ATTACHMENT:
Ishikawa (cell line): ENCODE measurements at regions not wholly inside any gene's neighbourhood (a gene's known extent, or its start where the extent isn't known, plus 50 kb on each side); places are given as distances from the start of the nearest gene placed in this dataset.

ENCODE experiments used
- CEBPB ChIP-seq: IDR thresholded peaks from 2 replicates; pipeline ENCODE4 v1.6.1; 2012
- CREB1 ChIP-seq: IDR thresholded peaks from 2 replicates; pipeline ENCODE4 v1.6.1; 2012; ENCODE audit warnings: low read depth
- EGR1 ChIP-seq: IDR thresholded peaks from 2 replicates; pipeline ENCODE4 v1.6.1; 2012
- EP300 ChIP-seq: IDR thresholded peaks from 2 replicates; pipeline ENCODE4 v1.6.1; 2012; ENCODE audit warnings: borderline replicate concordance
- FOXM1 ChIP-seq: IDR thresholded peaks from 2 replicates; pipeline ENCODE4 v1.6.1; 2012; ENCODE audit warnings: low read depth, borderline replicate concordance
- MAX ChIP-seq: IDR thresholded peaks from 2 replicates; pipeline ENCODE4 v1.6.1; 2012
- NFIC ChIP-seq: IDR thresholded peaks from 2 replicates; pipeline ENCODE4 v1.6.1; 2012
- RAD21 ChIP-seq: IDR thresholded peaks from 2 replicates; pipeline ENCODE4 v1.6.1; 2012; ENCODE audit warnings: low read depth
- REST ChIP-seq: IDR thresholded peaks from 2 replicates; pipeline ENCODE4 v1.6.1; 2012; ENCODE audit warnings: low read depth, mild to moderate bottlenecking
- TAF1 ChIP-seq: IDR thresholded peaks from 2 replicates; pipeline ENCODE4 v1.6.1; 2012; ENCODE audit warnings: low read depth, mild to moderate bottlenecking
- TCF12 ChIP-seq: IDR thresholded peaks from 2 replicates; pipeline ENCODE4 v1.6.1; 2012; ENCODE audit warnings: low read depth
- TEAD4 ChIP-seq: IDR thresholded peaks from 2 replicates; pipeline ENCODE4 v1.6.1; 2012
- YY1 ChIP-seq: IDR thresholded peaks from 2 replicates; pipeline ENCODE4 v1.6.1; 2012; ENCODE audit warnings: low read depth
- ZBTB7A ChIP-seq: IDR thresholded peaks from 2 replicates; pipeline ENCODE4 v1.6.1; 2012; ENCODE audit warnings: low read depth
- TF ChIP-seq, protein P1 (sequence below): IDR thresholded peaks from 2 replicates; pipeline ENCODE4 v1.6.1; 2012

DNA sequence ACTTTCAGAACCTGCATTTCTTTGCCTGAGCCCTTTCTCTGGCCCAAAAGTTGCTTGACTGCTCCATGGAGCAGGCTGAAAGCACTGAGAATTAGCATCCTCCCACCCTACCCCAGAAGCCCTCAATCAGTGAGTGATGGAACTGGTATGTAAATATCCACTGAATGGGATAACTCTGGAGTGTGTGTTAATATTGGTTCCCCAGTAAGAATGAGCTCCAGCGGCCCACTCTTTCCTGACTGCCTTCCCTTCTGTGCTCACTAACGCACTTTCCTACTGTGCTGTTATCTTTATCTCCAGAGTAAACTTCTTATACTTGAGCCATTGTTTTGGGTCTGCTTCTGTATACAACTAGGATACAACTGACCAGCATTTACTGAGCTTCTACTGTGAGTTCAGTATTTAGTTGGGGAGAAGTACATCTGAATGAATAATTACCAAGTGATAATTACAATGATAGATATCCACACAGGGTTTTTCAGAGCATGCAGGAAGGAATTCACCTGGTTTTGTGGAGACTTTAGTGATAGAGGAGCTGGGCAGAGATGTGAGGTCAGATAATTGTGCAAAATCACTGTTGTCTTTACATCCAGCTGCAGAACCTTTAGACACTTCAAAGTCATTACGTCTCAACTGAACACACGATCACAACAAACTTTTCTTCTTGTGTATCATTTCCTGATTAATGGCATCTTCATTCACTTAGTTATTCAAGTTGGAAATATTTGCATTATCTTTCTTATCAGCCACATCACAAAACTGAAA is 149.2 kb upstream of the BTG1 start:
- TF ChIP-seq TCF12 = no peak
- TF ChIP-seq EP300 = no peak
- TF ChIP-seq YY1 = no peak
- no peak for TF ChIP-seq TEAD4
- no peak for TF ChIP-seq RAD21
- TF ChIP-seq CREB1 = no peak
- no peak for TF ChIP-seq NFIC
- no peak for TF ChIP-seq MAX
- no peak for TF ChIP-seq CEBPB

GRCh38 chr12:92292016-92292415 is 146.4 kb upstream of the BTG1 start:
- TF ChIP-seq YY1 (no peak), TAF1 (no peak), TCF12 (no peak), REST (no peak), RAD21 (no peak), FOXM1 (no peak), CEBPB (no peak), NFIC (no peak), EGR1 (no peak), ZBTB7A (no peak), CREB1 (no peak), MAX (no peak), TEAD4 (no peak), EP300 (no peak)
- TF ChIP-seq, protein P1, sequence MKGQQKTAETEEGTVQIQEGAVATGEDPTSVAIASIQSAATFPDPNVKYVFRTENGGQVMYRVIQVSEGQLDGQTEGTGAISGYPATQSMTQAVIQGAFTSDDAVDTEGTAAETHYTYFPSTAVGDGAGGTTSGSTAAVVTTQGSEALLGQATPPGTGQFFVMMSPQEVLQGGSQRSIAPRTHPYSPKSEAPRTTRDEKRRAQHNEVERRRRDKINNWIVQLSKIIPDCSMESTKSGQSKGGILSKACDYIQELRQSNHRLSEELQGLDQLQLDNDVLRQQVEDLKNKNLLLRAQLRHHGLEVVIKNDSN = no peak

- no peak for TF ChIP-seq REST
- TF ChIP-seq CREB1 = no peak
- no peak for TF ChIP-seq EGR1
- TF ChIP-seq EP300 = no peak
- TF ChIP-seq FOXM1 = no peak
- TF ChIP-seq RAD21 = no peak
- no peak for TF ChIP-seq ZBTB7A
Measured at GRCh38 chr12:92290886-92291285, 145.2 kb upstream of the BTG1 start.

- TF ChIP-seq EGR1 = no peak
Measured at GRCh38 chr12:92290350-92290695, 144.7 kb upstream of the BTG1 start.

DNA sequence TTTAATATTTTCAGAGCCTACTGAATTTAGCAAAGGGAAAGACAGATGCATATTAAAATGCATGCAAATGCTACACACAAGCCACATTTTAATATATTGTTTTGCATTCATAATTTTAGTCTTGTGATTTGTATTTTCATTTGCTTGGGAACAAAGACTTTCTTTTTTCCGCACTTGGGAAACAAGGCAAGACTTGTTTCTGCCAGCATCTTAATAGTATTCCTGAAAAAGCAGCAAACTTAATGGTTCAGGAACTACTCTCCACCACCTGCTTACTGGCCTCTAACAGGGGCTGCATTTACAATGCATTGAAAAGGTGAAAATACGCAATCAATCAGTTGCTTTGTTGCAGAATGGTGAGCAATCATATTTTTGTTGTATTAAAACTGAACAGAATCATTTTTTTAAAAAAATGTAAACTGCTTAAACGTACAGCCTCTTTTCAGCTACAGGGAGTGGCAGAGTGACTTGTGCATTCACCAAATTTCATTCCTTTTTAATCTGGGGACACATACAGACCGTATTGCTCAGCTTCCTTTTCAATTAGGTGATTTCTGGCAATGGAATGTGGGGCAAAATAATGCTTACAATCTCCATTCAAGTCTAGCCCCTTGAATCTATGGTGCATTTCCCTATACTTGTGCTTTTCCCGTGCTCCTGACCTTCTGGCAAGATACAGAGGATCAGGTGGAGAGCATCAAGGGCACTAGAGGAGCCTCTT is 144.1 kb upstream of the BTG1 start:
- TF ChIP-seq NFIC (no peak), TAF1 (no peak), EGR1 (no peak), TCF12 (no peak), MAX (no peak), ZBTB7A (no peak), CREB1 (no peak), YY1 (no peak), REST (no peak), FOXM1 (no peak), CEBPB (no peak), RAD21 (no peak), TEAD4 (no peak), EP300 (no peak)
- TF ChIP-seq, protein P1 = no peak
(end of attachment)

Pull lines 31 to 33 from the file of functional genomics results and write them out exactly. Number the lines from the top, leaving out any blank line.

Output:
- no peak for TF ChIP-seq REST
- TF ChIP-seq CREB1 = no peak
- no peak for TF ChIP-seq EGR1